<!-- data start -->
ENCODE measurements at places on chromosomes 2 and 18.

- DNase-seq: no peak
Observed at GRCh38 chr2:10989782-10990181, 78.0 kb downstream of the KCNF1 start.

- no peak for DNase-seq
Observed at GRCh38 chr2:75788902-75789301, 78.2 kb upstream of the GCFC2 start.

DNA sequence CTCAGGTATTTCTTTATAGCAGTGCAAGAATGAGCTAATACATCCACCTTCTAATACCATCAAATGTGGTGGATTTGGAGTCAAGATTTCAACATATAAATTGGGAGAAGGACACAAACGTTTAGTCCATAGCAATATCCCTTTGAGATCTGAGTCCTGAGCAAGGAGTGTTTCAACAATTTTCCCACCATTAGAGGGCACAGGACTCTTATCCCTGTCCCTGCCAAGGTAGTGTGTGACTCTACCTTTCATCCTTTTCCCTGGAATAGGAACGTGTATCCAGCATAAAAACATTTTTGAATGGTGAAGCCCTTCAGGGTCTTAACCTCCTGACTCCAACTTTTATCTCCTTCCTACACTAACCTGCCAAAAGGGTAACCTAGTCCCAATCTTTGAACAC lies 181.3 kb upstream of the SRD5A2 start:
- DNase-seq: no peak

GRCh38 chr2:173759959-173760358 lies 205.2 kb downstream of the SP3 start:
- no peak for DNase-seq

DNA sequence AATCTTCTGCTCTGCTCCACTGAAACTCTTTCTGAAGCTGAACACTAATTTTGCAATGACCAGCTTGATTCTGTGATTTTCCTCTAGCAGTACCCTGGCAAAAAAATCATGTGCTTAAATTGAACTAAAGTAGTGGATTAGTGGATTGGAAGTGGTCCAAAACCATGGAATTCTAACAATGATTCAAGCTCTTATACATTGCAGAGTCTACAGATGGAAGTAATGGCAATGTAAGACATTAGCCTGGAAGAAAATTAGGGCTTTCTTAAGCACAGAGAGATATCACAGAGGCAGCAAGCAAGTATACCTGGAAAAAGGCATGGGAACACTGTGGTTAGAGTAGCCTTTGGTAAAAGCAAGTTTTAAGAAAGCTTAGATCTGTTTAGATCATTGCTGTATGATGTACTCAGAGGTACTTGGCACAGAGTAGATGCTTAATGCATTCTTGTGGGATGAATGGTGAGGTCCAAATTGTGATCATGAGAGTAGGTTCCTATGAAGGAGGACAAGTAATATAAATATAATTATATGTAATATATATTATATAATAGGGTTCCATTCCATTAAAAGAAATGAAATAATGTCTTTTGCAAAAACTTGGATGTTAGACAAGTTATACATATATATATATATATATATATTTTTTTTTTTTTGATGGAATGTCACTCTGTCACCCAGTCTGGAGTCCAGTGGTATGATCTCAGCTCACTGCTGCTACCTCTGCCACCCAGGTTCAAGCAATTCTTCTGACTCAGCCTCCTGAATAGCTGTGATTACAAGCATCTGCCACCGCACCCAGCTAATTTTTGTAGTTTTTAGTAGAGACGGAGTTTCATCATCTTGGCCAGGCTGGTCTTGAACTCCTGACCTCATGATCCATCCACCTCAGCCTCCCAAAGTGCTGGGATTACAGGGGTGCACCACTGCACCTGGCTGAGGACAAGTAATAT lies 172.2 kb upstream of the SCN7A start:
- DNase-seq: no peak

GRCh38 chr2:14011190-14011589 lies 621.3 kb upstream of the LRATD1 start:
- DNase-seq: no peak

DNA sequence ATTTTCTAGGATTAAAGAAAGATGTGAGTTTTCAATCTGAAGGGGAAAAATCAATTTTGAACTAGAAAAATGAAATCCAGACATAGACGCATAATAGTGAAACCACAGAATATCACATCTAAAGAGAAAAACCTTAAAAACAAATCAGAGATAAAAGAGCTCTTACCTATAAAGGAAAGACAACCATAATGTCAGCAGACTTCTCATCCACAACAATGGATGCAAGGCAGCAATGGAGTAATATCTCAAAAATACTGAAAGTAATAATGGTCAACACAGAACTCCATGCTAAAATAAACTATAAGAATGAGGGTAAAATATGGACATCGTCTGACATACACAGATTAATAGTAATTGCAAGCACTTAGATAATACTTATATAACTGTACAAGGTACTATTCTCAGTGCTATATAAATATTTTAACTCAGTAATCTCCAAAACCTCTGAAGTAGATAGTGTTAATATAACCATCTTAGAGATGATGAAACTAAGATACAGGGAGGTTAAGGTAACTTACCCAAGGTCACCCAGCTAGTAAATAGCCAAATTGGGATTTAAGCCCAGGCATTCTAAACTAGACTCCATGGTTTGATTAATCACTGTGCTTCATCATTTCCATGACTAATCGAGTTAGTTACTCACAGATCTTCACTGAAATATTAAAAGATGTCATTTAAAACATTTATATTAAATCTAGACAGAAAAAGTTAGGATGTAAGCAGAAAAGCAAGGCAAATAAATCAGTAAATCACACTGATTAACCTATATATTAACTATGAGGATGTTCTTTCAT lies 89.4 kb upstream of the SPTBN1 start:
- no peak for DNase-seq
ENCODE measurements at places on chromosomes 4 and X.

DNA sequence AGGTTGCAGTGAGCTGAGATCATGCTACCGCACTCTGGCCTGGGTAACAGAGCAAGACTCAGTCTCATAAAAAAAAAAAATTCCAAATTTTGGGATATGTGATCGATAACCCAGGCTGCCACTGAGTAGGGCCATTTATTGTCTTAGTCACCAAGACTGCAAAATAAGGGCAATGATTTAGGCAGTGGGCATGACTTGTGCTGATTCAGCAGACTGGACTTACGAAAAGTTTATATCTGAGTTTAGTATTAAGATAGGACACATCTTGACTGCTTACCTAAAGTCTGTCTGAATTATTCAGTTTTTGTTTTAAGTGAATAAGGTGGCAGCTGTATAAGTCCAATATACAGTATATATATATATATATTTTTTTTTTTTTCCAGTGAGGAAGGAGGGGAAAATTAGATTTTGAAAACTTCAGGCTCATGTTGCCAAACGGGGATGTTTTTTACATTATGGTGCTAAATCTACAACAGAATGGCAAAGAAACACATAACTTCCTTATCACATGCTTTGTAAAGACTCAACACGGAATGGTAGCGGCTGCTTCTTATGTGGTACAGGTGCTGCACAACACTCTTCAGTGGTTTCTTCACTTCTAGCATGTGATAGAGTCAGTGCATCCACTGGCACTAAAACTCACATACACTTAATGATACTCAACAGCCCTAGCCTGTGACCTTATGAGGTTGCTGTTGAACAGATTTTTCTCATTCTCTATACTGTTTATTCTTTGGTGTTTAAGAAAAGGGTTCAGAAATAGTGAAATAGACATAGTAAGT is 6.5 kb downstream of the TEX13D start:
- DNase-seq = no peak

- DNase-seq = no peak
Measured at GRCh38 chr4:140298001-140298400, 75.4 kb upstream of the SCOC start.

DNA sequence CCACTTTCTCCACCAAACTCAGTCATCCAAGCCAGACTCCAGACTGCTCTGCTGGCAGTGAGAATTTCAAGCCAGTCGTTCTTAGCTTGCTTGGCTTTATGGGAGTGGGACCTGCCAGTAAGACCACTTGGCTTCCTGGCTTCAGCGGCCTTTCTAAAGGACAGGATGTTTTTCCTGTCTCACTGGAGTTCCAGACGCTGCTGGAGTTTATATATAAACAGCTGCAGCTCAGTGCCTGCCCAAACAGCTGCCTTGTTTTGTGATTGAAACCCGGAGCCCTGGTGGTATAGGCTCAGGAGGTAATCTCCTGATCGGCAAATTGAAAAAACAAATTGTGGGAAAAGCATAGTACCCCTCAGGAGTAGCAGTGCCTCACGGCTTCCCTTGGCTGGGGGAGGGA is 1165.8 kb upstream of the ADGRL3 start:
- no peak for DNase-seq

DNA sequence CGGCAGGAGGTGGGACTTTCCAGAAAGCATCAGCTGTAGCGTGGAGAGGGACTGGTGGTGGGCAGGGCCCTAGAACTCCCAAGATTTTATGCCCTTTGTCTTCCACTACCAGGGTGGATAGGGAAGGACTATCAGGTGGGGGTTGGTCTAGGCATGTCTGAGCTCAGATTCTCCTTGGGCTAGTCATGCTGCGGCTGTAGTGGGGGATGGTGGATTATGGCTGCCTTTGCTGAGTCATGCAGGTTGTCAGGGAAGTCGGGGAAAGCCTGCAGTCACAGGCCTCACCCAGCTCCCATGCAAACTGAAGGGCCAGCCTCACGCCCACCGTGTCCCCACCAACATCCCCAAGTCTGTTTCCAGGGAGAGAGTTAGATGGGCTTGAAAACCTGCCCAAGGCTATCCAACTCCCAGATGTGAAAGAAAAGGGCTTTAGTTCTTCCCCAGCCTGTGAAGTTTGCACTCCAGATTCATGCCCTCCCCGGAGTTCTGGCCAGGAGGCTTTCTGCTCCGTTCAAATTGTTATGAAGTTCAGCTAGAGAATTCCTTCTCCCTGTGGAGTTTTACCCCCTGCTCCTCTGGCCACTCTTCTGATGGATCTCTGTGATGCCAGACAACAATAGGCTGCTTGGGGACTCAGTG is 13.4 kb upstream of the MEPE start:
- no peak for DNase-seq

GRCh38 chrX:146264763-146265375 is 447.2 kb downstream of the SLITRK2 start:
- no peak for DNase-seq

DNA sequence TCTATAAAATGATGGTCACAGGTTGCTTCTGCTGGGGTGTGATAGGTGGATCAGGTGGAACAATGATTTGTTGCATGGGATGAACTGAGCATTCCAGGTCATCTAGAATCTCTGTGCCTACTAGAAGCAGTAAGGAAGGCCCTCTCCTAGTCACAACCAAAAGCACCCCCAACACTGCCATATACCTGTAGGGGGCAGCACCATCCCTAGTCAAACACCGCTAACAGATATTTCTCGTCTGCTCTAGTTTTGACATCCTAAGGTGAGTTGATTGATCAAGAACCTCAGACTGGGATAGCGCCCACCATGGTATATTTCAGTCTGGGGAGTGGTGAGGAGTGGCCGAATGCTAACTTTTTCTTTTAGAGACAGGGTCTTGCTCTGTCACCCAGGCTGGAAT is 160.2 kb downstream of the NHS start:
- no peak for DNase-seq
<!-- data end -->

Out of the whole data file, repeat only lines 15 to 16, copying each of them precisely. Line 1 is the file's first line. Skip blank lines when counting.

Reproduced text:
- no peak for DNase-seq
ENCODE measurements at places on chromosomes 4 and X.